DONATE

Civil society survey finds mixed results on SDGs progress

September 2019

A survey of civil society and international organisations, co-edited by Sightsavers, has been published this week during the Sustainable Development Goals (SDGs) summit at the United Nations General Assembly in New York.

The perceptions survey, titled Commitments and challenges: stakeholder participation in follow-up and review of the Sustainable Development Goals, was conducted by Together 2030 and Newcastle University. It has a particular focus on the Voluntary National Review (VNR) process, where countries report on their progress towards the achievement of the SDGs.

The report focuses on three main issues: the amount of awareness of, and participation in, the process of VNRs; how responders are involved in review and implementation processes; and what, if any, progress has been seen on SDG implementation since 2015?

The 2019 report finds that there has been progress on increasing civil society awareness of (and participation in) VNRs – but also that there is no evidence that this awareness and engagement have made the VNRs more rigorous or effective in boosting SDG implementation. Most respondents report that they have seen little progress in their countries after VNRs.

The report also finds that VNR processes continue to exclude or leave behind marginalised groups, and that VNR processes have not always consistent with the United Nations guidelines and handbook for VNRs.

Report co-editor and Sightsavers’ Advocacy Adviser, Aissata Ndiaye, has written a blog about challenges that must be addressed following the survey, most notably the need “to see governments making more effort to ensure marginalised people are not just included, but included in a meaningful way. Because if marginalised groups are not meaningfully included, our efforts to implement the ‘leave no one behind’ principle – the essence of the SDGs – will fail.”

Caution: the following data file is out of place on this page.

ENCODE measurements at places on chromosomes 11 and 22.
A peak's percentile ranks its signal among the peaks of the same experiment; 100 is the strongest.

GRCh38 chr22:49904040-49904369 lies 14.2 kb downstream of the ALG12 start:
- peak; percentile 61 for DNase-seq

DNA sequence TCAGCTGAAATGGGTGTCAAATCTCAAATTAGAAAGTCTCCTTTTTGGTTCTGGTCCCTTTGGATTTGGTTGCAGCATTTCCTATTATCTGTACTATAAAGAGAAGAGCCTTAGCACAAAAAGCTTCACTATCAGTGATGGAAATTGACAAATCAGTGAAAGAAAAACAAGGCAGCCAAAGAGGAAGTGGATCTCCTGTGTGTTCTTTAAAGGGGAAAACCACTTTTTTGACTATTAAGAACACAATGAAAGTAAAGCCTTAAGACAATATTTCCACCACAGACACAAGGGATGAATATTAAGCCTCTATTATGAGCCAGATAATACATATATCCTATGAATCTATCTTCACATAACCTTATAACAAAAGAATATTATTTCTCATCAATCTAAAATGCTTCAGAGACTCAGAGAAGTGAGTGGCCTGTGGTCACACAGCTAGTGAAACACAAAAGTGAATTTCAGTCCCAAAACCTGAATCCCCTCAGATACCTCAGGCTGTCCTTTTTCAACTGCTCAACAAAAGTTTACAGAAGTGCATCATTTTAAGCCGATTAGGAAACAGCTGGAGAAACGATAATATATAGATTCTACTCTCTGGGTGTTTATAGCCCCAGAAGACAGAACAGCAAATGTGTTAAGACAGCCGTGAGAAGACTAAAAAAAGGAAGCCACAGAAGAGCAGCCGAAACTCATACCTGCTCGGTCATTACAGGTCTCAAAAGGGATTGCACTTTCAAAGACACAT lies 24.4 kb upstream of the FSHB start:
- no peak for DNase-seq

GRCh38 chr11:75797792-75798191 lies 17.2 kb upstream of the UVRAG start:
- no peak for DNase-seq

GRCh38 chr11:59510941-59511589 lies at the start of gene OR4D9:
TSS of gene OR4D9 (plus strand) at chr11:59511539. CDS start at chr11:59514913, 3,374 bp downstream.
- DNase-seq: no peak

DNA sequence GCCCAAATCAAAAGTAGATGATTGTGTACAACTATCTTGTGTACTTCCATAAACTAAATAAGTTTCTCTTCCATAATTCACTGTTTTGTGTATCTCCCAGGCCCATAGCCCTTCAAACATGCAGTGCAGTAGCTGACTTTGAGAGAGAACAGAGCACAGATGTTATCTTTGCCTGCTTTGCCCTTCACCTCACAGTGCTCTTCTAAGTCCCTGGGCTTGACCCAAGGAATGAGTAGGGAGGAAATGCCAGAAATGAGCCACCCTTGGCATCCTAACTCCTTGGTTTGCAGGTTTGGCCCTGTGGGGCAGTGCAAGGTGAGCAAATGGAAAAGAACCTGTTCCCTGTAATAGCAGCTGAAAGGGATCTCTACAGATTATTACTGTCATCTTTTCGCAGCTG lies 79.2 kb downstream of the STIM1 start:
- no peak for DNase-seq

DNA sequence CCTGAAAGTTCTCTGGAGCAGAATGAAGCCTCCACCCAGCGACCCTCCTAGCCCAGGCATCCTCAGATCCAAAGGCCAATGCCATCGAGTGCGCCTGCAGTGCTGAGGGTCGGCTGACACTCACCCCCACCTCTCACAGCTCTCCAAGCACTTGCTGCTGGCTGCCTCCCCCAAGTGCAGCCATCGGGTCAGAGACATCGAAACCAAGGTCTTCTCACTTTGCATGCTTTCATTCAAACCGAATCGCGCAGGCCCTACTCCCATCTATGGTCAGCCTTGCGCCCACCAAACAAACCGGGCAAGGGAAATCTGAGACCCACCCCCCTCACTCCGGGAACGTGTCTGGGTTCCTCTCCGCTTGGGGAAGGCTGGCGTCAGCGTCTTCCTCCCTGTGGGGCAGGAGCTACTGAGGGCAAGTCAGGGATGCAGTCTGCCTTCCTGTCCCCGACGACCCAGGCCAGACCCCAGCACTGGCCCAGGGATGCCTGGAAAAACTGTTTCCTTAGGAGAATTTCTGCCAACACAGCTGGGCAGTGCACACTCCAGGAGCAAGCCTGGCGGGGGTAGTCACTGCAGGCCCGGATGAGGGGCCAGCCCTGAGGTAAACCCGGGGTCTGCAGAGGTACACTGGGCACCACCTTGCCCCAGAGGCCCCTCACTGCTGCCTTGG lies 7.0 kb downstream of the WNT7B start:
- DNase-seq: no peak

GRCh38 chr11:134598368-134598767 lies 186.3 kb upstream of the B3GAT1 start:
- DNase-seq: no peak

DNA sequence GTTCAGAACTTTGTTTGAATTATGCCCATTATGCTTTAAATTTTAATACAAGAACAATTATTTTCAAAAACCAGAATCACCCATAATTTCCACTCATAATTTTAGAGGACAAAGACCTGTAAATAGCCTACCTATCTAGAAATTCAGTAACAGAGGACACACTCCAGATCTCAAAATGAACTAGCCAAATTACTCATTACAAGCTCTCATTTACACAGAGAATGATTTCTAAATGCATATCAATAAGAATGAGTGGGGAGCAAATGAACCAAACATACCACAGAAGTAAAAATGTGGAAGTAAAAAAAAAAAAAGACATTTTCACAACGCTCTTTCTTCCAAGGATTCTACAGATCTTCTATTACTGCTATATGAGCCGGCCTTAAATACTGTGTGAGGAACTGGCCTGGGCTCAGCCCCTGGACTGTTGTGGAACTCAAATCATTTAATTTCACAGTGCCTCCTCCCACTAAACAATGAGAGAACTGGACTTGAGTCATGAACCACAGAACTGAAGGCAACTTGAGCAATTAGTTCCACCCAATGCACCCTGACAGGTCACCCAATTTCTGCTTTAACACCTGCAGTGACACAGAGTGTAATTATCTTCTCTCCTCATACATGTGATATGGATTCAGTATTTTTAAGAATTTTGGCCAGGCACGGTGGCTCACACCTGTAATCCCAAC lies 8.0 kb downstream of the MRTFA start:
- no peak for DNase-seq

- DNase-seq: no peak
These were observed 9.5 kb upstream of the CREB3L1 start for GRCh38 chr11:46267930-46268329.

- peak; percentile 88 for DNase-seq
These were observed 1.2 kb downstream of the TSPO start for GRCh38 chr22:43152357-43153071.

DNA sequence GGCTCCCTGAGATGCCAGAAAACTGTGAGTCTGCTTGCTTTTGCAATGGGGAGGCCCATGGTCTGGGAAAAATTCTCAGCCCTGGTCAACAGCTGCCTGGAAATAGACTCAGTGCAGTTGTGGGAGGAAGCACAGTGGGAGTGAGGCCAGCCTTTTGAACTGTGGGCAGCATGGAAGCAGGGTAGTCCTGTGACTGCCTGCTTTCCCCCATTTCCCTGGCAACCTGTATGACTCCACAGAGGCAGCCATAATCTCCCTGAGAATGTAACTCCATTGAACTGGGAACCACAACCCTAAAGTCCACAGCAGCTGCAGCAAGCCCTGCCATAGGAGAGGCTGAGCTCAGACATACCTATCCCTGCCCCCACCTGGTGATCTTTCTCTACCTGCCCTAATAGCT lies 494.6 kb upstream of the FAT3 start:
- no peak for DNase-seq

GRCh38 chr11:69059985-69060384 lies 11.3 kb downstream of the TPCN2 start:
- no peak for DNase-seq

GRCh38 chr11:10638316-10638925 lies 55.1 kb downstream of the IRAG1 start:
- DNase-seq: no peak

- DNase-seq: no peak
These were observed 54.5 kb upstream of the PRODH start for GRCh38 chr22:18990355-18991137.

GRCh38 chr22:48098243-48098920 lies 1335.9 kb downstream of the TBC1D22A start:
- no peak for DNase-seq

The full report is available on the Together 2030 website.

Three women standing side by side and smiling.

Sightsavers and disability rights

We believe everyone has the right to learn, earn and be happy, which is why Sightsavers promotes equal opportunities for people with visual impairments and other disabilities.

Our work on disability

Read all our latest news stories

News from Sightsavers
Eye surgeon Samson Lokele inspects a patient before her eye surgery.
sightsavers_news

Sightsavers’ pioneering work is showcased in new Science Museum exhibition

Medicine: The Wellcome Galleries is the world’s largest medical gallery and will be on display for at least 30 years.

November 2019
A male Tropical Data trainer shows female trainee how to identify what trachoma follicles would look like by using small, circular, red stickers with five white dots on their thumbs.
sightsavers_news

Huge increase in Tropical Data surveys means more people are checked for trachoma

More than 700 surveys to track levels of blinding trachoma have been completed globally in the past year as part of the Tropical Data initiative.

October 2019
An eye health worker talking to a group of women about eye care
sightsavers_news

Sightsavers and partners help to halve blindness cases in remote Indian Sundarbans

Before the Sightsavers eye health programme in the Sundarbans started, one in every 40 people over the age of 50 in the region was blind. Today, that number has dropped to one in 80.

October 2019

Learn about our work to save sight